Yesterday, after posting about my worry for my goat, Peaches, and her skin problem on her feet, I finally managed to hit on the magic combination of words that lead me to this page, all about mange-mites. I've scarred myself reading about the many problems that goats can have, and I saw pictures of pitiful goats that I wish I'd never seen, but I never could find anything that seemed like it could be Peaches problem until now. I think it's mites! Not lice, which some people call mites, which are visible and tend to attack during the winter, but microscopic mites that borrow under the skin and attack during dry periods. Deer have them, and they can spread to goats. Goats that have been stressed are most likely to get them, like poor Peaches, who has had two new homes, with new dogs, new routines, new foods, new everything, in a matter of months and still has fresh scars from a dog attack.
I had an exciting Eureka! moment when I read about the mites. It could explain why the River brothers, those fat pampered babies, don't have them yet, and why Peaches seems itchy. The goat's immune response can make them itchy all over, not just where the mites have burrowed in. The mites tunnel in to the skin in hard to reach places, like around those dew claw hooves, and they make oozy wounds. My moment of elation at finding a possible answer to the problem was quickly followed by disgust and despair. Oh no! - my goat has a horrible, and contagious, infestation of bugs! Gross! It's gotten worse instead of better. And now I'm itchy too, just because I've been reading and thinking about mites. Yuck.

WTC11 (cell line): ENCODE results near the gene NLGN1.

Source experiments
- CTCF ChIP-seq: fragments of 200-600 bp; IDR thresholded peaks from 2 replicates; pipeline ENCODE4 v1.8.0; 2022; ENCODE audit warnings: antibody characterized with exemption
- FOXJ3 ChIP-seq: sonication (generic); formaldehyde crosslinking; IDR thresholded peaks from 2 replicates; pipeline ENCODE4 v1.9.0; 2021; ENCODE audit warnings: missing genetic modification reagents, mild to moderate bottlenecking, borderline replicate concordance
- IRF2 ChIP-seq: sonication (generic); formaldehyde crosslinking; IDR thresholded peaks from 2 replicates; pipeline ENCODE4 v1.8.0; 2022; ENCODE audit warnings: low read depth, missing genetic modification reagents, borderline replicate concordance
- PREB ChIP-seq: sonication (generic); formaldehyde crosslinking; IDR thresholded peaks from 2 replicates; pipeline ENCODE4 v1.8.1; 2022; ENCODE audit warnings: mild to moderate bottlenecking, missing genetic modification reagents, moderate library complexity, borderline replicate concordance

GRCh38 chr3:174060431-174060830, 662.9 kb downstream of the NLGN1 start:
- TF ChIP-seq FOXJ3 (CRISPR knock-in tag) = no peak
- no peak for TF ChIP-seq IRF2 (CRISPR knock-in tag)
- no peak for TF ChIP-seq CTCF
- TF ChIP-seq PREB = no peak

It wasn't long before I quit beating myself up for not realizing what the problem was sooner. Now that I might have identified the enemy, I can arm myself better. Bugs? I'm not afraid of no stinking bugs! There are things I can use to fight them, including having the vet inject her with pesticide. Before I try that route though, I'm going to try some over the counter methods that were recommended, and make sure I pay extra attention to her worming schedule and mineral intake. Good food, clean bedding, calm routine - all that stuff. The Betadine soaks and purple anti-fungal that I've been using have probably been good to prevent a secondary infection, but they aren't going to kill the bugs. We're changing our strategy. Wish us luck.
This morning there was frost on the grass. Real ice crystals, and the chicken's water bucket had a film of ice on the top. The goats stayed snuggled under the ping pong table lean-to, in their bed of leaves and straw, while I bustled around getting everyone ready for the day. Rufus was feeling frisky and wanted to play with the manure rake instead of letting me collect the droppings from his stall.
Rufus could get the mites, and so could the dogs. I asked Rufus to let me know if he had any itchy spots and ran my hands down his legs feeling for crusty places. I remind myself that having all these animals means I'm going to have all their parasites too. It's just part of it, right? We are all hosts to other organisms, and when one of them starts to cause problems, it's because something isn't as good as it could be. It's a good thing I like a challenge.